"I don't consider myself a huge English-style brewer, so you're not gonna see a ton of IPAs from us, although we do make some great IPAs," Watterson discloses. "But we do have a [British-favorite] extra special bitter that I absolutely love. Every year, no matter what, I'm going to brew that ESB. [That style is] one of those delicate, nutty beers that have such great balance to them – a great spiciness to their hops that fill the entire palate."
"But mostly we're known for our Belgians," he quickly adds. Apart from their impressive selection of everyday house beers that Vista dubs "Beer Garden Beers," the brewery presents two additional in-house beer programs: "The Barrel Program" and "Collaborations."
"We are curating a large barrel program [and] right now we have about 60 barrels," notes Watterson. "What's unique about this program is that by creating relationships with local Texas wineries themselves, we are able to utilize their freshly dumped wine barrels instead of going through barrel brokers where the barrels are typically dried out by the time they get from the winery to the brewery."
Watterson explains that freshly dumped wine barrels harbor intense wine notes that can impart themselves on Vista's beer in a superior way. "[We are] using a fresh barrel where wine was dumped either that day or two days before and it's getting fresh-filled with beer, which caters to the wine notes that I think I'm going to get out of the wine barrel. We want people to be like, 'Oh yeah. That's a Vista [barrel-aged] beer,'" Watterson says.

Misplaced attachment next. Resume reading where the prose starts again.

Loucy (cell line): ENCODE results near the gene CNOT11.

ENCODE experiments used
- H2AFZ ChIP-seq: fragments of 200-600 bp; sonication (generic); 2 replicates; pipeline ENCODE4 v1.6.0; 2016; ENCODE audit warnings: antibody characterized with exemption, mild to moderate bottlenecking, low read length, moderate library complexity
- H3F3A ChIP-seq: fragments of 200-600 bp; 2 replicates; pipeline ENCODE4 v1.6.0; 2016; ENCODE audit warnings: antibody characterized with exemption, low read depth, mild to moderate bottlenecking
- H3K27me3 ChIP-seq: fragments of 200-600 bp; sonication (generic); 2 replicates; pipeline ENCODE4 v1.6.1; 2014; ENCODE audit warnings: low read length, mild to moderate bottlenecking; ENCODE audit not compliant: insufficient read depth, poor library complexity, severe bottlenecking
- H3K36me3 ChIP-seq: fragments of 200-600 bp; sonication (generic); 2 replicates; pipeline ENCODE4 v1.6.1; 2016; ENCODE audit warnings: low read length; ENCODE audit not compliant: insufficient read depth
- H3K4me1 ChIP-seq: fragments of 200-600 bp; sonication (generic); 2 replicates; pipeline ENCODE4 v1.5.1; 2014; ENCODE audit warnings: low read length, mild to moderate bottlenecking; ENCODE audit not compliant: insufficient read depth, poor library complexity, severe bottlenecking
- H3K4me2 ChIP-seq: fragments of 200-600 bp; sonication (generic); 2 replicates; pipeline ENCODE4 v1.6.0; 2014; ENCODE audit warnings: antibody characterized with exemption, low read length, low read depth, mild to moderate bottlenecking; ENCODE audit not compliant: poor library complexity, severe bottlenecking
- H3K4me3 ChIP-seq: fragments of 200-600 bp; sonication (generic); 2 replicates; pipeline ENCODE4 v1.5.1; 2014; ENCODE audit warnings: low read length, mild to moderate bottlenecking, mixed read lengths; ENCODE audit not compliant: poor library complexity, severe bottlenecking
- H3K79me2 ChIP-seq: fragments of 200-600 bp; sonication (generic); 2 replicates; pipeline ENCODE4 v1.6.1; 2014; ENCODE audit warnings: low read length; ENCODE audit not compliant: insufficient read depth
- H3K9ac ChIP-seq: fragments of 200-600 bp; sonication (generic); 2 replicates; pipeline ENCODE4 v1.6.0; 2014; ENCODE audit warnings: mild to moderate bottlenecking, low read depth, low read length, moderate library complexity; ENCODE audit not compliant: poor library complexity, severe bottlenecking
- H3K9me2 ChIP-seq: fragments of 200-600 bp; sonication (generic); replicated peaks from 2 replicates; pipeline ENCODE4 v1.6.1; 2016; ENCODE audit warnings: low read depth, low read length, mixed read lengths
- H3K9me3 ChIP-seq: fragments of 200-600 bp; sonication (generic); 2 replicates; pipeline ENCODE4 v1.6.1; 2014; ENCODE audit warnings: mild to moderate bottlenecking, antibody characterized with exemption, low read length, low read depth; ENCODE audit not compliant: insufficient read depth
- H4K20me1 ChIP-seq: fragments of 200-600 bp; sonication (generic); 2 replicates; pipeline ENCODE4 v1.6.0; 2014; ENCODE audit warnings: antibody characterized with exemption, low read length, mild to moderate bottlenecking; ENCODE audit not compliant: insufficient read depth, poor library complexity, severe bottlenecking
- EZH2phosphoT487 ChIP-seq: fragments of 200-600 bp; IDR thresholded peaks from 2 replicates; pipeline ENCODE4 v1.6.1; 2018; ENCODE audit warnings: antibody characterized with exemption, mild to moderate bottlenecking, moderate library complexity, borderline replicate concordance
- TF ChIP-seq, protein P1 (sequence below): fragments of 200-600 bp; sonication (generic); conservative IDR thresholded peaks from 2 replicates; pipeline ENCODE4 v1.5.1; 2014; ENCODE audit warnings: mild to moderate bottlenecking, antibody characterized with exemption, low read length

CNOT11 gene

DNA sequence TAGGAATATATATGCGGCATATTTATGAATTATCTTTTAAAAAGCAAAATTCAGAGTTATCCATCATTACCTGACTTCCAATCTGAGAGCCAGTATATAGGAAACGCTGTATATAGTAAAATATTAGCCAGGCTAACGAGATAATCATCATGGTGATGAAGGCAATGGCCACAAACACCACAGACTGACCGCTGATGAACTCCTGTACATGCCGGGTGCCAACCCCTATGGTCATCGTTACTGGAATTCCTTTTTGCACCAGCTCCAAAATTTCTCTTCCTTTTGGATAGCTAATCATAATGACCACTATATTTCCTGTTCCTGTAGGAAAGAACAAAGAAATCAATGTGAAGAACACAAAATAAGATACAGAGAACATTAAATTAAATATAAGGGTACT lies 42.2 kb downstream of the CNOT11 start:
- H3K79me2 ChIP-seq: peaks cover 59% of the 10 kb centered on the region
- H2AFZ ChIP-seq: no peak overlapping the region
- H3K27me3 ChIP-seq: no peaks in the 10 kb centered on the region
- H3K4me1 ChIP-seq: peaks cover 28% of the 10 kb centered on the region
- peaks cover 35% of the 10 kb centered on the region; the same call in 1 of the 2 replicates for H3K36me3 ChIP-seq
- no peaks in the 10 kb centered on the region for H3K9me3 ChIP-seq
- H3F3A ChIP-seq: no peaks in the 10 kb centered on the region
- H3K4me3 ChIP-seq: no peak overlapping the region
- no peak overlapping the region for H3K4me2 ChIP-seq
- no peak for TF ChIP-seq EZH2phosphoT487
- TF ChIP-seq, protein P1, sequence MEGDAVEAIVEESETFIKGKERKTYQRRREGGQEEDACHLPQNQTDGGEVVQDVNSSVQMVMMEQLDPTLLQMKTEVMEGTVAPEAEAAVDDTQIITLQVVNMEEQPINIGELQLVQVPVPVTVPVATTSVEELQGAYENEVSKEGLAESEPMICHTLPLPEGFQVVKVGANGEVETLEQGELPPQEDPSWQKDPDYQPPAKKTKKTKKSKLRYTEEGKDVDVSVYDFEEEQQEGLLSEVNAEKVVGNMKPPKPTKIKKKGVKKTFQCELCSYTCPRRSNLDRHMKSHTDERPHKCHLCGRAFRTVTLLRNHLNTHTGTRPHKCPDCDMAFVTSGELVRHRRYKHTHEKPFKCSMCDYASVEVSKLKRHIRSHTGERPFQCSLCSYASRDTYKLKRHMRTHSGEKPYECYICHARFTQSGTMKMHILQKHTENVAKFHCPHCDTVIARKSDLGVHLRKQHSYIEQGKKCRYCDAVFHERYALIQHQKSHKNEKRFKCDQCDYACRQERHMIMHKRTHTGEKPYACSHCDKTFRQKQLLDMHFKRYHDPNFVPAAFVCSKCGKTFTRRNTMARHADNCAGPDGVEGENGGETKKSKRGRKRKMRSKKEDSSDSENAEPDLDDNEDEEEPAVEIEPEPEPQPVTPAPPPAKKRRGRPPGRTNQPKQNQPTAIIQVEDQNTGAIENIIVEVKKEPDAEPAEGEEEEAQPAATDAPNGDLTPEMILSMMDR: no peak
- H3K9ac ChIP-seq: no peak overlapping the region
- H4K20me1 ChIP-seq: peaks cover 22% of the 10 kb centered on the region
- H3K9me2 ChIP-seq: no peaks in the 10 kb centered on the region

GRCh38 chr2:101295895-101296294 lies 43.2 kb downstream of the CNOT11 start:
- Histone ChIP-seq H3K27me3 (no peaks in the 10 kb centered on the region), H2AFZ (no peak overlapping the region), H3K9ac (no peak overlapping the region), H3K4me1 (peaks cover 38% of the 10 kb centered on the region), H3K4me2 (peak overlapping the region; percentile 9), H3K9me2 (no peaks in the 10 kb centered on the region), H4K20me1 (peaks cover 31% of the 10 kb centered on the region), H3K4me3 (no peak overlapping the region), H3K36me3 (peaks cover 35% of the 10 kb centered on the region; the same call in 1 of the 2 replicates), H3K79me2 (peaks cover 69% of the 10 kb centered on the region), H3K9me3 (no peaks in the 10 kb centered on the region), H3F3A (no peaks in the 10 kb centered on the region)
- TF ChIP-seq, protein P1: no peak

Vista's third branch of their beer program "Collaborations" sees the brewery partnering with specialty vocations who aren't necessarily in the beermaking industry.
"It's important for us to be able to work with other people who are passionate about their craft, but who work outside of beer," Watterson says. "So, we've done collaborations with apiaries, with foragers, and for our latest collaboration, we partnered with the Lady Bird Johnson Wildflower Center on our bière de garde which uses a native spice called papaloquelite. We like to exchange knowledge with our collaborators and fuse it together into a beer product. It makes us think about beer in a different light because of what [our collaborators outside the beer industry] have to say about it. You will always see one collaboration on our tap wall at all times."
By all accounts, Vista has put themselves in a position to call themselves not only a great brewery but a great destination landmark. Beyond the jingly keyboards and the folksy steel-string guitars, the old-world beer styles and hand-harvested honey, the handsome architecture and the rustic brush of Hill Country, is a customizable narrative for each visitor. And with murmurs of imminent A-frame cabins debuting on the property at some point in the future, Vista envisions extending the day's plot well into the night. It appears that the "Vista" moniker isn't only the company's promise of notable Texas countryside views, but also an overall shared vision of a well-rounded experience.
"The people, the property, and the product are all [great]," Watterson affirms. "The intent is for us to make all of those things as best as possible with a completely rounded portfolio using whatever we can from our own property. We want to provide a full spectrum of the beer world so when you and your family or you and your friends come out here, hopefully everyone can find something to really enjoy. It's an escape."